• To write threescore ; this is the second of our reign.
  • (Donne 487)

The Cavalier Poets

    • Ben Jonson
      • "Sons of Ben": aristocratic poets that admired Jonson's form
        • Robert Herrick
        • Richard Lovelace
        • Sir John Suckling
    • Royalists in the Civil War
    • Humorous yet cynical poetry 
    • Themes: "love, war, chivalry, royal piety, carpe diem" 
  • ("The English Renaissance")

Ben Jonson (1572 - 1637)

    • Playwright and poet, like Shakespeare ("The English Renaissance")
      • Wrote "satirical and cynical commentaries", critiquing Londoners
      • Masques: elaborate pagaents that attracted aristocracy with gaudy sets, costumes, and music
    • James granted him a pension; unofficial “poet laureate” (Lee 298)
    • Forceful personality ("The English Renaissance")
    • Wrote in classical forms rather than elaborate romantic Elizabethan style ("The English Renaissance")

"To My Book" - Ben Jonson

  • It will be look'd for, book, when some but see Thy title, epigrams, and named of me, Thou shouldst be bold, licentious, full of gall, Wormwood, and sulphur, sharp, and tooth'd withal ; Become a petulent thing, hurl ink, and wit, As madmen stones ;  not caring whom they hit. Deceive their malice, who could wish it so ; And by thy wiser temper, let men know Thou art not so covetous of least self-fame, Made from the hazard of another's shame ; Much less, with lewd, profane, and beastly phrase, To catch the world's loose laughter, or vain gaze. He that departs with his own honesty For vulgar praise, doth it too dearly buy.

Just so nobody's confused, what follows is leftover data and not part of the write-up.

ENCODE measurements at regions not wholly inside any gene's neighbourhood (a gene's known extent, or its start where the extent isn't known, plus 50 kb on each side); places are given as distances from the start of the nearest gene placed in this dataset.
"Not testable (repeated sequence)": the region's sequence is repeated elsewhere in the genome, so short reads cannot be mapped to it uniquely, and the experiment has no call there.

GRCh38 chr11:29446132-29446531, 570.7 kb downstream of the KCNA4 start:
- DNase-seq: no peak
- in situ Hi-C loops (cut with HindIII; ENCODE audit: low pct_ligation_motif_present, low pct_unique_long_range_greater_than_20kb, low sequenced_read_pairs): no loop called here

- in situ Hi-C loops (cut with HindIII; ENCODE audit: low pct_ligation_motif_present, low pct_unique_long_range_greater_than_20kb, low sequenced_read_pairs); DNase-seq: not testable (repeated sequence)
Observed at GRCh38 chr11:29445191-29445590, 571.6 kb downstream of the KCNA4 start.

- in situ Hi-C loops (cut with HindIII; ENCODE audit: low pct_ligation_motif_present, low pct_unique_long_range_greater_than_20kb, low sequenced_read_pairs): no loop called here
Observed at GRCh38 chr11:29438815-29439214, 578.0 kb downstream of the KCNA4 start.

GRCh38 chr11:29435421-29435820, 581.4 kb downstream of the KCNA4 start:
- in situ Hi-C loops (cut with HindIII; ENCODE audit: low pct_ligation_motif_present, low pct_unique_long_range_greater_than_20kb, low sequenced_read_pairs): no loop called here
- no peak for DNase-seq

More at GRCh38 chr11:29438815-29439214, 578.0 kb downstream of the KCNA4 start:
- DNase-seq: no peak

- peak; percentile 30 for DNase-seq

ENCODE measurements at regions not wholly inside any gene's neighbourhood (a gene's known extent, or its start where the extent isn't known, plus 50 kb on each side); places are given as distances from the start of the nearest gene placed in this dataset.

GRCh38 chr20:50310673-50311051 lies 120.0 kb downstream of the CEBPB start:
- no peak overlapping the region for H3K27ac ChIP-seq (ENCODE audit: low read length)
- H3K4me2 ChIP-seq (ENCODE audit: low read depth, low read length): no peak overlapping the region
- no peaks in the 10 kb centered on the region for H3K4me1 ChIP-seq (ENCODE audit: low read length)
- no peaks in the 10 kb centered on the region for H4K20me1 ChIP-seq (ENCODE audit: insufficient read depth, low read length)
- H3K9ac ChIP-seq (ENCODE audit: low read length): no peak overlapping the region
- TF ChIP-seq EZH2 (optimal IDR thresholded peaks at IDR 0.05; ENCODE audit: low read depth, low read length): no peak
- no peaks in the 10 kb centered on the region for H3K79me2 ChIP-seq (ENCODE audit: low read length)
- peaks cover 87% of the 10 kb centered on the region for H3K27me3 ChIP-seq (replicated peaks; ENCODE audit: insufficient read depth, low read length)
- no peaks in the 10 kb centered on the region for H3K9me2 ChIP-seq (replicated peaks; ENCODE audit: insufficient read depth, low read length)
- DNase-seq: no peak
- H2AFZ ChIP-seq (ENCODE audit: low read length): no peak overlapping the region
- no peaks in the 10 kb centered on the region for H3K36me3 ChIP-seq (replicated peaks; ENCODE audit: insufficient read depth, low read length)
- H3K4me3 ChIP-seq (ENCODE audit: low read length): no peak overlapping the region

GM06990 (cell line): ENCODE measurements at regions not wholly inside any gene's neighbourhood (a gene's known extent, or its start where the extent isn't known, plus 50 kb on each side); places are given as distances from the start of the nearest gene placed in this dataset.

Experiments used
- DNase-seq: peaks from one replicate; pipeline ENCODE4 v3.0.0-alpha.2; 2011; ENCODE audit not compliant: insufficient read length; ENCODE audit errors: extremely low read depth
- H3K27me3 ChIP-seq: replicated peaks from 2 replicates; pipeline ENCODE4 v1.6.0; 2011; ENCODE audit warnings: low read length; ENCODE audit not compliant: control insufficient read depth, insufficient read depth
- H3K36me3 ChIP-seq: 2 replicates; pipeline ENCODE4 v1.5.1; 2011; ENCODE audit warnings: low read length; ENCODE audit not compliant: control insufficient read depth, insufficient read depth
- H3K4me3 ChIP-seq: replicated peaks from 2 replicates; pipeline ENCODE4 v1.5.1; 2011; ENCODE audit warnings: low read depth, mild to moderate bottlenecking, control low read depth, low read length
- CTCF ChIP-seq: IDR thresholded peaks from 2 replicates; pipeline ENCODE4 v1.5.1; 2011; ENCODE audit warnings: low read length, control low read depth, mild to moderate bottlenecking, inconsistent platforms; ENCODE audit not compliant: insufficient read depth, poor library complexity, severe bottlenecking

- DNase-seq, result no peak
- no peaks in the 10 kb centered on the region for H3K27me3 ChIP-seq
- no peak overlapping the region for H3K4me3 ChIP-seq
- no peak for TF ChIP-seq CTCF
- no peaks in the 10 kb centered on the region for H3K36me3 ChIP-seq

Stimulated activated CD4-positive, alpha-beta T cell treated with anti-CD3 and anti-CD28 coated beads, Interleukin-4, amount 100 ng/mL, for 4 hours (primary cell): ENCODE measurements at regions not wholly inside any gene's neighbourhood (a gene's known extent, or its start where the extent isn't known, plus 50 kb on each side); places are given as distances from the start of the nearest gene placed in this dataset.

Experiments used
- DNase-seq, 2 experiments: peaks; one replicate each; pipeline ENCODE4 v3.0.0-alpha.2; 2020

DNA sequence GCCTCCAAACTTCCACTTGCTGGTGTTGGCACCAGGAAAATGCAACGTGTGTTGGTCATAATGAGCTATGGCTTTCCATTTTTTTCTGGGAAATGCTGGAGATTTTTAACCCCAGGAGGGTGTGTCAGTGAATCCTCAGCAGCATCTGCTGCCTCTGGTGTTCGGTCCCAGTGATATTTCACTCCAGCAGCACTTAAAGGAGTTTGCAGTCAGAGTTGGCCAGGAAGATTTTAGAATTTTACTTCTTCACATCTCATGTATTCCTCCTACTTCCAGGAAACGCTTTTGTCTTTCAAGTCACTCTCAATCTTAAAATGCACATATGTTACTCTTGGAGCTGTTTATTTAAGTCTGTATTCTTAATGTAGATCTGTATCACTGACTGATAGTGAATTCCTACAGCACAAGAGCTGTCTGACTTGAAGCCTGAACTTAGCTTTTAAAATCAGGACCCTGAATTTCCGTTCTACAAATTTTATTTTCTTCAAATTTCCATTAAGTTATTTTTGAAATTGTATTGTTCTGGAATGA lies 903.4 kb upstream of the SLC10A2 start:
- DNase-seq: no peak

• (Jonson 492)

Modern Connection

    • Modern Renaissance
      • Festivals
      • Literature still read
        • Gives us a basis to compare other time periods to and identify the changes
    • Broadway
      • Based on Globe Theater and Shakespeare’s contributions
    • Government isn't monarchical due to uprising kingships brought
      • Disliked totalitarian rule
      • Aristocracy abolished
      • Noble class diminished from equality amongst men and women
        • Leads to democracy



Question 1

  • Which Tudor monarch was most insignificant?
  • a) Jane Grey
  • b) King Henry VIII
  • c) King Edward VI
  • d) Queen Mary I

Question 2

  • Which factor most controlled scientific research during the Renaissance?
  • a) Public interest in science
  • b) Technological advancements
  • c) The Church
  • d) Former discoveries

Question 3

  • What modern word most resembles the Anglo-Saxon word for "fate"?
  • a) "Weird"
  • b) "Destiny"
  • c) "Heart"
  • d) "Chance"

Question 4

  • What modern event best reflects the Renaissance?
  • a) Youth groups of different faiths meet to discuss theology.
  • b) A president peacefully transfers power to his successor.
  • c) A theater closes because of lack of patrons.